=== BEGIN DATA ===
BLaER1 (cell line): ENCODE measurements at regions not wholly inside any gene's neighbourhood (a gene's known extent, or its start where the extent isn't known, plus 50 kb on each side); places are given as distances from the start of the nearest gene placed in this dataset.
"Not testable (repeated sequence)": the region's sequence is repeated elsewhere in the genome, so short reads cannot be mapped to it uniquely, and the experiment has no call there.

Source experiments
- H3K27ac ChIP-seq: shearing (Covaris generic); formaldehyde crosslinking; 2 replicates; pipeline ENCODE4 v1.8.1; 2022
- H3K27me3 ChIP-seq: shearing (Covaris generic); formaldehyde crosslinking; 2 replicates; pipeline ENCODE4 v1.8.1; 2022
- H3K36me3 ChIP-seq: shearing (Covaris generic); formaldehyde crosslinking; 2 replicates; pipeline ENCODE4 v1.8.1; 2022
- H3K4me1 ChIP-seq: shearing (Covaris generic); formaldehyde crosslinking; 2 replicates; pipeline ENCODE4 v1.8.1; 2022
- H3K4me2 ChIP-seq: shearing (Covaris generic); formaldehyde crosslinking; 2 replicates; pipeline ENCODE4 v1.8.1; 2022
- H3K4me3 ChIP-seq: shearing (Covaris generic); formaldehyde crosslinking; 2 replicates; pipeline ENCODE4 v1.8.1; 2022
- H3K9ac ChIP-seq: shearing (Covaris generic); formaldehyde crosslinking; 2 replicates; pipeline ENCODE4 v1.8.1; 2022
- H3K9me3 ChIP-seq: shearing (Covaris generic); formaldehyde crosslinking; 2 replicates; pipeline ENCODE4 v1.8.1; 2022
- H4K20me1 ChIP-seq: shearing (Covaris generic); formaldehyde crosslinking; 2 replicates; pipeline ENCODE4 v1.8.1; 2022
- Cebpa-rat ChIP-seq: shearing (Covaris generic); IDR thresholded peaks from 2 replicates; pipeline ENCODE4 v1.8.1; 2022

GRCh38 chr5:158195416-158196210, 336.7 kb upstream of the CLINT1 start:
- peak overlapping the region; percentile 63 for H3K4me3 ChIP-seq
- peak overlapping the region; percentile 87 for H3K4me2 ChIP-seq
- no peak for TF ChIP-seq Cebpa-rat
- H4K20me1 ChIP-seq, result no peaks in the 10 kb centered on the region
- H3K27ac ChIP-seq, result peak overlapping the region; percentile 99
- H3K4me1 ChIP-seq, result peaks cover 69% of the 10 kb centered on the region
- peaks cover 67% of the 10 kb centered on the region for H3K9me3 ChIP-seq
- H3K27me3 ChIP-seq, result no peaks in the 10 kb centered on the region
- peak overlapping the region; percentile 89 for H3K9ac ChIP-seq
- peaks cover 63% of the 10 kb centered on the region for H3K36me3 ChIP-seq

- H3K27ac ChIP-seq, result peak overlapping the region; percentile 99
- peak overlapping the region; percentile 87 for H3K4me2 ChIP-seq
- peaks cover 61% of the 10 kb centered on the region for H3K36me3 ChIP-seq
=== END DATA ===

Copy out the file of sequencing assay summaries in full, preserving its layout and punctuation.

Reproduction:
BLaER1 (cell line): ENCODE measurements at regions not wholly inside any gene's neighbourhood (a gene's known extent, or its start where the extent isn't known, plus 50 kb on each side); places are given as distances from the start of the nearest gene placed in this dataset.
"Not testable (repeated sequence)": the region's sequence is repeated elsewhere in the genome, so short reads cannot be mapped to it uniquely, and the experiment has no call there.

Source experiments
- H3K27ac ChIP-seq: shearing (Covaris generic); formaldehyde crosslinking; 2 replicates; pipeline ENCODE4 v1.8.1; 2022
- H3K27me3 ChIP-seq: shearing (Covaris generic); formaldehyde crosslinking; 2 replicates; pipeline ENCODE4 v1.8.1; 2022
- H3K36me3 ChIP-seq: shearing (Covaris generic); formaldehyde crosslinking; 2 replicates; pipeline ENCODE4 v1.8.1; 2022
- H3K4me1 ChIP-seq: shearing (Covaris generic); formaldehyde crosslinking; 2 replicates; pipeline ENCODE4 v1.8.1; 2022
- H3K4me2 ChIP-seq: shearing (Covaris generic); formaldehyde crosslinking; 2 replicates; pipeline ENCODE4 v1.8.1; 2022
- H3K4me3 ChIP-seq: shearing (Covaris generic); formaldehyde crosslinking; 2 replicates; pipeline ENCODE4 v1.8.1; 2022
- H3K9ac ChIP-seq: shearing (Covaris generic); formaldehyde crosslinking; 2 replicates; pipeline ENCODE4 v1.8.1; 2022
- H3K9me3 ChIP-seq: shearing (Covaris generic); formaldehyde crosslinking; 2 replicates; pipeline ENCODE4 v1.8.1; 2022
- H4K20me1 ChIP-seq: shearing (Covaris generic); formaldehyde crosslinking; 2 replicates; pipeline ENCODE4 v1.8.1; 2022
- Cebpa-rat ChIP-seq: shearing (Covaris generic); IDR thresholded peaks from 2 replicates; pipeline ENCODE4 v1.8.1; 2022

GRCh38 chr5:158195416-158196210, 336.7 kb upstream of the CLINT1 start:
- peak overlapping the region; percentile 63 for H3K4me3 ChIP-seq
- peak overlapping the region; percentile 87 for H3K4me2 ChIP-seq
- no peak for TF ChIP-seq Cebpa-rat
- H4K20me1 ChIP-seq, result no peaks in the 10 kb centered on the region
- H3K27ac ChIP-seq, result peak overlapping the region; percentile 99
- H3K4me1 ChIP-seq, result peaks cover 69% of the 10 kb centered on the region
- peaks cover 67% of the 10 kb centered on the region for H3K9me3 ChIP-seq
- H3K27me3 ChIP-seq, result no peaks in the 10 kb centered on the region
- peak overlapping the region; percentile 89 for H3K9ac ChIP-seq
- peaks cover 63% of the 10 kb centered on the region for H3K36me3 ChIP-seq

- H3K27ac ChIP-seq, result peak overlapping the region; percentile 99
- peak overlapping the region; percentile 87 for H3K4me2 ChIP-seq
- peaks cover 61% of the 10 kb centered on the region for H3K36me3 ChIP-seq